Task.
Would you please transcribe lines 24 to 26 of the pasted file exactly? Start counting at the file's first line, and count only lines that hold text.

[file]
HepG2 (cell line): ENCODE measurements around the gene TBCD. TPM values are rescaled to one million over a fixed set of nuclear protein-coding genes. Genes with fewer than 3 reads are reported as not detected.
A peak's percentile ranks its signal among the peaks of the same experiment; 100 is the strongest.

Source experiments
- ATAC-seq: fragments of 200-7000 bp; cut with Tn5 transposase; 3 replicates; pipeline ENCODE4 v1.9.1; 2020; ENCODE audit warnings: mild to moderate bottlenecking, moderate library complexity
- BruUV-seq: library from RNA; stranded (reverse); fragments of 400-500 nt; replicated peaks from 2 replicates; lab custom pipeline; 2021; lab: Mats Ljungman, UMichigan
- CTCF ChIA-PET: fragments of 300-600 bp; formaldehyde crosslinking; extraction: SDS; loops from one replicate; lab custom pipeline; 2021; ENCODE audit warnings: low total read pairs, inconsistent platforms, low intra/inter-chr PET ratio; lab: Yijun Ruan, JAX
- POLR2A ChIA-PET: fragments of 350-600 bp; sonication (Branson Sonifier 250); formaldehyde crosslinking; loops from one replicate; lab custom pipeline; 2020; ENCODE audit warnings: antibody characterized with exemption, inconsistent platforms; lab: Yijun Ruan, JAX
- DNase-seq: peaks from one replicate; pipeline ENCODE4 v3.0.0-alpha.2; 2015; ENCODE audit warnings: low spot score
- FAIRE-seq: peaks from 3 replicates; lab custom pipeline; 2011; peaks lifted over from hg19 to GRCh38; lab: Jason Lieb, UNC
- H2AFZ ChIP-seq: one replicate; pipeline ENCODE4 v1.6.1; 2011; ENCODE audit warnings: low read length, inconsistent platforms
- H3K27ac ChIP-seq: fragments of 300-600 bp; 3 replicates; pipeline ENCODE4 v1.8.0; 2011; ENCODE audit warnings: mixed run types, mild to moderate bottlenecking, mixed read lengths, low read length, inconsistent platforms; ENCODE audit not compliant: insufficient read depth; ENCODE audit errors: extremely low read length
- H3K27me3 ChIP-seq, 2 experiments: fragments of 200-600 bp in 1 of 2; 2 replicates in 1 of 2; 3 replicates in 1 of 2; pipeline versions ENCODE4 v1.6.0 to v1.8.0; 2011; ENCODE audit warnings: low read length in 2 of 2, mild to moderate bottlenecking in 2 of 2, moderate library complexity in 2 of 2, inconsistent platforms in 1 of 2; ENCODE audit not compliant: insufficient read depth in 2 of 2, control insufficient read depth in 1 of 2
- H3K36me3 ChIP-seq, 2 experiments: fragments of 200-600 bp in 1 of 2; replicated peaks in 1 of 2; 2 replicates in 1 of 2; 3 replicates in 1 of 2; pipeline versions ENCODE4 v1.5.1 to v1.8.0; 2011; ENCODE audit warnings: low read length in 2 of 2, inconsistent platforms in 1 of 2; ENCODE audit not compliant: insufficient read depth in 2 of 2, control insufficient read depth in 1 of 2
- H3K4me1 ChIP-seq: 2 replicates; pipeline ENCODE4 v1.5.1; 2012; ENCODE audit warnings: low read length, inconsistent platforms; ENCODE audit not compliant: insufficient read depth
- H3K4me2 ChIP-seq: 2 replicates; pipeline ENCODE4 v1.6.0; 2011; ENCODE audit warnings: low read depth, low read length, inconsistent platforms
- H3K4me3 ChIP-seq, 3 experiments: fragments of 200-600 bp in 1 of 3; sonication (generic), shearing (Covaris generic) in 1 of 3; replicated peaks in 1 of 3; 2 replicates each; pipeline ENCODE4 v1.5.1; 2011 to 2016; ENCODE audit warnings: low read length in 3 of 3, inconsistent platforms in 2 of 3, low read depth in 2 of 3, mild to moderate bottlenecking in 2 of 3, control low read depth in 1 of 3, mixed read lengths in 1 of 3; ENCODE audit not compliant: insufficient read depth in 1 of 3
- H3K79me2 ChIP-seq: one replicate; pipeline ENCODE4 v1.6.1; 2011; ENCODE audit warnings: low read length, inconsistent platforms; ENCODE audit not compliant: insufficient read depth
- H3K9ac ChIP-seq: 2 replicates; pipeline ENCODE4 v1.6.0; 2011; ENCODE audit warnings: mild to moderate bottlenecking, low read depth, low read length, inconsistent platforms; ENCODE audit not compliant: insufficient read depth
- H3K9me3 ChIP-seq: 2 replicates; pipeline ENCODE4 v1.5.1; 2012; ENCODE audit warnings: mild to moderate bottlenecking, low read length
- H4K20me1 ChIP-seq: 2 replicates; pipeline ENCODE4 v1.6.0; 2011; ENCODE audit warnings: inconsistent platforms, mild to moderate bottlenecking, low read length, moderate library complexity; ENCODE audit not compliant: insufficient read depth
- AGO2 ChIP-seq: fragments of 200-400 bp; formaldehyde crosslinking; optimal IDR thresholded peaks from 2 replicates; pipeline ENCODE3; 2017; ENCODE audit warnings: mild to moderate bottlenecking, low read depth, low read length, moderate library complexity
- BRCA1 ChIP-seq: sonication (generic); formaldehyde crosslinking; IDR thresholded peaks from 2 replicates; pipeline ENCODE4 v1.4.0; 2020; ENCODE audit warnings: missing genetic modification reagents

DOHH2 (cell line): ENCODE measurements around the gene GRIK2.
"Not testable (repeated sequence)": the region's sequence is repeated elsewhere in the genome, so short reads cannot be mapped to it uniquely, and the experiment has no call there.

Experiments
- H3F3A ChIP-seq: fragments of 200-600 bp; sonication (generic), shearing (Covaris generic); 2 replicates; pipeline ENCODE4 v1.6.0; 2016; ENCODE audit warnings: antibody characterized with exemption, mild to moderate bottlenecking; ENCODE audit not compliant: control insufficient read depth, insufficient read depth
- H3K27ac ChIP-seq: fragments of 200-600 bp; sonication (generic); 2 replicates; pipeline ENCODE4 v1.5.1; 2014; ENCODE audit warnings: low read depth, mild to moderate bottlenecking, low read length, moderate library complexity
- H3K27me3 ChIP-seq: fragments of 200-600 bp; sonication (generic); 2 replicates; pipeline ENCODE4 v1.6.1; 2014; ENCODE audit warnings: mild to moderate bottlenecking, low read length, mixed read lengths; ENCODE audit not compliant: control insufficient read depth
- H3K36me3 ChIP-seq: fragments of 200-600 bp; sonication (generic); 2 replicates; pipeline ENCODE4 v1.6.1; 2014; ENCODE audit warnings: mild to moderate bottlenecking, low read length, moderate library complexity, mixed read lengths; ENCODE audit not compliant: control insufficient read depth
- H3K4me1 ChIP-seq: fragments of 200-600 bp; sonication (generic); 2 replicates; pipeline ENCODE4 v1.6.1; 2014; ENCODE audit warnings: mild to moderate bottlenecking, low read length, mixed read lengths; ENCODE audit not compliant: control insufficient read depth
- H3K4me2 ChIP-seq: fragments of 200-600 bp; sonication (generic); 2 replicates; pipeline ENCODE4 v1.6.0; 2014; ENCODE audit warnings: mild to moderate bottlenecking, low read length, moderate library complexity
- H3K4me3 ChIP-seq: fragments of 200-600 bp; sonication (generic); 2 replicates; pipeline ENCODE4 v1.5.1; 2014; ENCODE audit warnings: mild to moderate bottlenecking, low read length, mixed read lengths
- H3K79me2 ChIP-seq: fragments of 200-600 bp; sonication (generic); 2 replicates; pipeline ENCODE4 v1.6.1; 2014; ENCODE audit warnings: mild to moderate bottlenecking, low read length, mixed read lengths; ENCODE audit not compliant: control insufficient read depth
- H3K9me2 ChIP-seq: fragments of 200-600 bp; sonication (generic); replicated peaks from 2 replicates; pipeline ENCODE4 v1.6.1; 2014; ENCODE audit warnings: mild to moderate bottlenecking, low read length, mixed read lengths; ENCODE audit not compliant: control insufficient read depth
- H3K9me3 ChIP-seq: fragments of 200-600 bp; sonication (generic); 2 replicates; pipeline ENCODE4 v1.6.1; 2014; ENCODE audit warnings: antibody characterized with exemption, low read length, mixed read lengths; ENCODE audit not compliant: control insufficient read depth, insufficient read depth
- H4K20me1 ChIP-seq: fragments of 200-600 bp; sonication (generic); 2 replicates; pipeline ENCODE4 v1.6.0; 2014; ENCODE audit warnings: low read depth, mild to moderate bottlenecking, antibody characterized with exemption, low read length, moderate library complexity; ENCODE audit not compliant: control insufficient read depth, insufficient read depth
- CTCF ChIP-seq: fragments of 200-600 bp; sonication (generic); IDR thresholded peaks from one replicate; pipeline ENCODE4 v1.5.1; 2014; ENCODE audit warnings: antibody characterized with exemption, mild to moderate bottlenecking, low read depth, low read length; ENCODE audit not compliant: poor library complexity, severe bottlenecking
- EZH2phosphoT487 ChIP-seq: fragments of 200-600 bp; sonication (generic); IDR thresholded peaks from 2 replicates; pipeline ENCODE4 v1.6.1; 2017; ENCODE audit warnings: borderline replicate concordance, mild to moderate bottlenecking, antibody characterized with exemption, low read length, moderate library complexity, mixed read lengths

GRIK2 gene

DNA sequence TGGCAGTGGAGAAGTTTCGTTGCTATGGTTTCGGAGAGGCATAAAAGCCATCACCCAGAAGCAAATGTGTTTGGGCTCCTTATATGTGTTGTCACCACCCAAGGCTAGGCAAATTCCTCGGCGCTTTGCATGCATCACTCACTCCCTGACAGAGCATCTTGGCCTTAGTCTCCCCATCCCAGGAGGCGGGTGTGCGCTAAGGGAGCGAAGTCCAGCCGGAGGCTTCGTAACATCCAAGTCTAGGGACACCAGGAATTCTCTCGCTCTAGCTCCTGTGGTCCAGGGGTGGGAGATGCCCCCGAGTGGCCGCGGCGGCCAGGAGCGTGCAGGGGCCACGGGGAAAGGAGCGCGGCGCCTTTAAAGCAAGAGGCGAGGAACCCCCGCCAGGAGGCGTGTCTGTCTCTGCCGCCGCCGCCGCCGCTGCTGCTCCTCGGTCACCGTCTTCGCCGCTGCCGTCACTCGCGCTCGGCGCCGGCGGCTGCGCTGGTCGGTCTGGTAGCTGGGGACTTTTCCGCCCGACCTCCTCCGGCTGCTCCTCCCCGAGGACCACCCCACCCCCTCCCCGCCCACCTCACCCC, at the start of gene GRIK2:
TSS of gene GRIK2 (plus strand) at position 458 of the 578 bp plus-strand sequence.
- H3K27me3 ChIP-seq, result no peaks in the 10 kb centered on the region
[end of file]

"Not testable (repeated sequence)": the region's sequence is repeated elsewhere in the genome, so short reads cannot be mapped to it uniquely, and the experiment has no call there.

Experiments
- H3F3A ChIP-seq: fragments of 200-600 bp; sonication (generic), shearing (Covaris generic); 2 replicates; pipeline ENCODE4 v1.6.0; 2016; ENCODE audit warnings: antibody characterized with exemption, mild to moderate bottlenecking; ENCODE audit not compliant: control insufficient read depth, insufficient read depth